Trump’s face put on asbestos products in Russia
Posted: 11th Jul 18 1:17 PM
Donald Trump’s policies on the environment might have caused a stir throughout the US and across most of the world, but the president’s stance has earned him a stamp of approval from a Russian asbestos mining company, reports The Guardian.
The asbestos mining company, Uralasbest, is one of the world’s largest producers and sellers of asbestos, and has started decorating pallets of its product with a seal of Trump’s face along with the words “Approved by Donald Trump, 45th President of the United States”.
This news follows the US Environmental Protection Agency’s (EPA) decision not to ban new asbestos products outright. The EPA said it would evaluate new uses of asbestos, but many environmental groups have voiced criticism of the agency for not going further by barring the products on the grounds of public health.
In a Facebook post, Uralasbest pictured its Trump-stamped chrysotile asbestos, writing: “Donald is on our side!”
The post also thanks Trump for supporting Scott Pruitt, the recently departed head of the EPA, “who declared that his agency would no longer deal with matters related to side effects potentially caused by asbestos”. It adds that Trump had previously called asbestos “100% safe after application”, which is completely untrue.
The city of Asbest, where Uralasbest is located, was once known as the “dying city” due to its high rate of lung cancer and other asbestos-related health problems.
Asbestos was once widely used around the world for insulation, roofing and other means, but is now classed by the US federal government as a “known carcinogen” due to profound evidence that, when disturbed, asbestos fibres can become lodged in the lungs and cause diseases such as mesothelioma, pleural thickening, and asbestosis, as well as cancers of the lung.
Trump, however, has voiced his support for asbestos, calling it “100 percent safe, once applied” in his 1997 book The Art of the Comeback. In the same book, he wrote: “I believe that the movement against asbestos was led by the mob, because it was often mob-related companies that would do the asbestos removal.”
Later in 2012, the then future president tweeted that the World Trade Centre “would never have burned down” after the September 11 attacks if asbestos hadn’t been removed from the building.
The National Asbestos Helpline condemns the words and actions taken by Trump and his administration for not doing enough to tackle the serious issues that surround asbestos, as we have seen first-hand the devastation and heartache asbestos causes to hard working people and their loved ones.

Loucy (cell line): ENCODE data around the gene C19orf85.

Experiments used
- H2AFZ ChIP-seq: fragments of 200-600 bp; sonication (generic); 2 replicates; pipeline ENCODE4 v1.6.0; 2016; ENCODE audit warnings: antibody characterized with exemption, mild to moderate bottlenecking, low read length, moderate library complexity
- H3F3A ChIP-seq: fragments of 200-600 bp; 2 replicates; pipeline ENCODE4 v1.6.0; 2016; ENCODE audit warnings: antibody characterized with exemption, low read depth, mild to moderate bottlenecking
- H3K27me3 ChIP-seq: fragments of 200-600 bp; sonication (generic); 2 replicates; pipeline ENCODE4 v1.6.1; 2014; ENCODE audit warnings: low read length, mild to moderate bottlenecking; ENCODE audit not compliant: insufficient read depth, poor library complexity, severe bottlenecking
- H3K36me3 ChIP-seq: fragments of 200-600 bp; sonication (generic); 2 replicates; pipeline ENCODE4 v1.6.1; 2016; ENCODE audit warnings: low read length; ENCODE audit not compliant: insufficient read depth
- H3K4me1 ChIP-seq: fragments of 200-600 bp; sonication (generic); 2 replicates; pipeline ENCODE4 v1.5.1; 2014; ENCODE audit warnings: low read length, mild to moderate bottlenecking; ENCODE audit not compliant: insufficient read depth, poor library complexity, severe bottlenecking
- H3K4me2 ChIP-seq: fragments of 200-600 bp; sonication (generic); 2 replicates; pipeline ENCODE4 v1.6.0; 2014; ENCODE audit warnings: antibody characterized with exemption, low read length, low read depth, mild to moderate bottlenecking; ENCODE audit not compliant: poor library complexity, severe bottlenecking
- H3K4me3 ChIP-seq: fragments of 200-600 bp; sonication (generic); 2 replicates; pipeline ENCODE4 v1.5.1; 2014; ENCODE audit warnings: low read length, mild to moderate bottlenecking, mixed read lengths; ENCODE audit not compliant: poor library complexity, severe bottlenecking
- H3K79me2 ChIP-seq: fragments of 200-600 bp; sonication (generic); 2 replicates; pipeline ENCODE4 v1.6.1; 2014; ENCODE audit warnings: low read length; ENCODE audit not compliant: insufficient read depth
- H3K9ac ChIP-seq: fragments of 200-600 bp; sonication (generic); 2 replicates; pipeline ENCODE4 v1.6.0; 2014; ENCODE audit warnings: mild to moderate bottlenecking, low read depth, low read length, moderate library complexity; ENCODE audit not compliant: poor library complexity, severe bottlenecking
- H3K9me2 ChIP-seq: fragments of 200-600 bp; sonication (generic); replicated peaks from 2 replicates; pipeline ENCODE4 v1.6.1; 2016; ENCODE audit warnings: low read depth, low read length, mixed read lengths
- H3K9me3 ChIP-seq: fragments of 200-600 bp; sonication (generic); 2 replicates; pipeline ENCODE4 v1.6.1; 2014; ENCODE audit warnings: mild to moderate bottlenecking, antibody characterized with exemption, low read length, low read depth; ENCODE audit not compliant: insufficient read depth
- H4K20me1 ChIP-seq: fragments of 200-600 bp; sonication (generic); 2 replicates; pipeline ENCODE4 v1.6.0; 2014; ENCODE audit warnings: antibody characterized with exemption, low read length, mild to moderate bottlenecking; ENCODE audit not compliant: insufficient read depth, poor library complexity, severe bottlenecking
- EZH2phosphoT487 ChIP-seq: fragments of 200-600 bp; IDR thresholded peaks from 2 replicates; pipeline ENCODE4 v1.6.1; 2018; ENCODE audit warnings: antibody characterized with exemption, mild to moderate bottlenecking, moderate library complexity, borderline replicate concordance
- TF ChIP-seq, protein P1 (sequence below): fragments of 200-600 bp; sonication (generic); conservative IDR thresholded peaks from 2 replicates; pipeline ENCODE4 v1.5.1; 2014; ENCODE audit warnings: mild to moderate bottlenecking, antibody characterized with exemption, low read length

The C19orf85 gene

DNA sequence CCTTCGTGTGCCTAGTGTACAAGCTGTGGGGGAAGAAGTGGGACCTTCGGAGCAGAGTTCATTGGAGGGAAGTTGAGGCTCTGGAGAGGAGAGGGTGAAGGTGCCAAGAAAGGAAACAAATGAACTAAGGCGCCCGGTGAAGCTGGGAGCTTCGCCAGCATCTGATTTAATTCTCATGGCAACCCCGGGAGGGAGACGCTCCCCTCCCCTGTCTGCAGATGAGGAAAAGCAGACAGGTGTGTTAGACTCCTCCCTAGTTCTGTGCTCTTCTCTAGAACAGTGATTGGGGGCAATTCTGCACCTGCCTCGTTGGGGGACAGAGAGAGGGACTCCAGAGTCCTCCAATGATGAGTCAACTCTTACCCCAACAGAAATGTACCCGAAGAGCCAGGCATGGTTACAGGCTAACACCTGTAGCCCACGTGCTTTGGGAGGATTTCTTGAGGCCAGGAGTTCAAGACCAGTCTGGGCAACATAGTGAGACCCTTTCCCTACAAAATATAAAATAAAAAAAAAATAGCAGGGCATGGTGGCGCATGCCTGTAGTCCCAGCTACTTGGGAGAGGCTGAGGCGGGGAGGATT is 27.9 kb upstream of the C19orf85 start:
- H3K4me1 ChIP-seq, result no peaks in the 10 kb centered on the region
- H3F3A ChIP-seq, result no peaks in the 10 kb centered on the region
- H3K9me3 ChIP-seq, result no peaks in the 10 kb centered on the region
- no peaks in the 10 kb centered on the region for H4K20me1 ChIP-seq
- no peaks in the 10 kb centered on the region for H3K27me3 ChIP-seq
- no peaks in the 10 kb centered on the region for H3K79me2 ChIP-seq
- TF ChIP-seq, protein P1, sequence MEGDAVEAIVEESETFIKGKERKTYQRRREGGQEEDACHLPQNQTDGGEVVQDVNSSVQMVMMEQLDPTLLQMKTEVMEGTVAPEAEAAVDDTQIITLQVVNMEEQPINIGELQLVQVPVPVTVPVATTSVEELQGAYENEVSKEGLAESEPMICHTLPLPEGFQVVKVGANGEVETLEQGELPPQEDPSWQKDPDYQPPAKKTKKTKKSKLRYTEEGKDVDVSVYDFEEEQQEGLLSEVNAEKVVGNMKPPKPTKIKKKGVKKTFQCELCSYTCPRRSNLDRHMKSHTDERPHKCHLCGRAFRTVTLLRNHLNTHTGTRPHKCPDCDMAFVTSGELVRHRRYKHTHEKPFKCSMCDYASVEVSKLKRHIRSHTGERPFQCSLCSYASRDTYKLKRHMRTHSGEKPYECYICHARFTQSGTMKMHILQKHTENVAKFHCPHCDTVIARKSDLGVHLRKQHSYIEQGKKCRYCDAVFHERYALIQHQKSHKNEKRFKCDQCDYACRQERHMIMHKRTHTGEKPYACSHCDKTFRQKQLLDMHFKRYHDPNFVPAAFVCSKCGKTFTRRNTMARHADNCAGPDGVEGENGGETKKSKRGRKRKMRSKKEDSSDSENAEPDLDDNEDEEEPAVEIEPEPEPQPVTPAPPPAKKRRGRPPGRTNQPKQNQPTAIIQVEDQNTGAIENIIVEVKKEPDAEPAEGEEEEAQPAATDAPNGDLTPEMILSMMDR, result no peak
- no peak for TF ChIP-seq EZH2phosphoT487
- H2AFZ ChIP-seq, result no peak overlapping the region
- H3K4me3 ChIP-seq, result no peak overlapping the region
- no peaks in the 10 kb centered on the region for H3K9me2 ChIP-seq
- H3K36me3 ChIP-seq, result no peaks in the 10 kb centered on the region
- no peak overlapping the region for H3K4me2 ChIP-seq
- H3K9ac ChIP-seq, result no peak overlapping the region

Known health fears
The first health fears associated with asbestos were raised at the end of the 19th century. Asbestosis, an inflammatory condition affecting the lungs that causes shortness of breath, severe coughing and other damage to the lung was described in medical writing in the 1920s.
By the mid-1950s, when the first study of asbestos-related lung cancer was published, the link between asbestos and mesothelioma was established.
A full ban on asbestos products did not come into force in the UK until 1999, and the European Union’s deadline for member states to end its use was just 10 years ago. According to the Health and Safety Executive, asbestos can be found in any industrial or residential building built or refurbished before 2000.
Many of those workers who were subject to the years of exposure to asbestos dust and fibres are living proof of the dangers that come with asbestos exposure.
Inhalation of the deadly fibres can cause numerous health problems, such as pleural thickening, asbestosis, mesothelioma and asbestos-related lung cancers, all of which currently have no cure.
There is a firm scientific consensus that any type of asbestos is toxic.
“There is absolutely no doubt that all kinds of asbestos can give rise to [asbestos-related dieseases],” says Paul Cullinan, Professor of Occupational and Environmental Respiratory Disease at the National Heart and Lung Institute of the Imperial College London.
“It’s probably the case that white asbestos is less toxic in respect to mesothelioma than amphiboles. The industry tries to argue that you can take precautions so that white asbestos can be used safely, but in practice, in the real world, that is not what is going to happen.”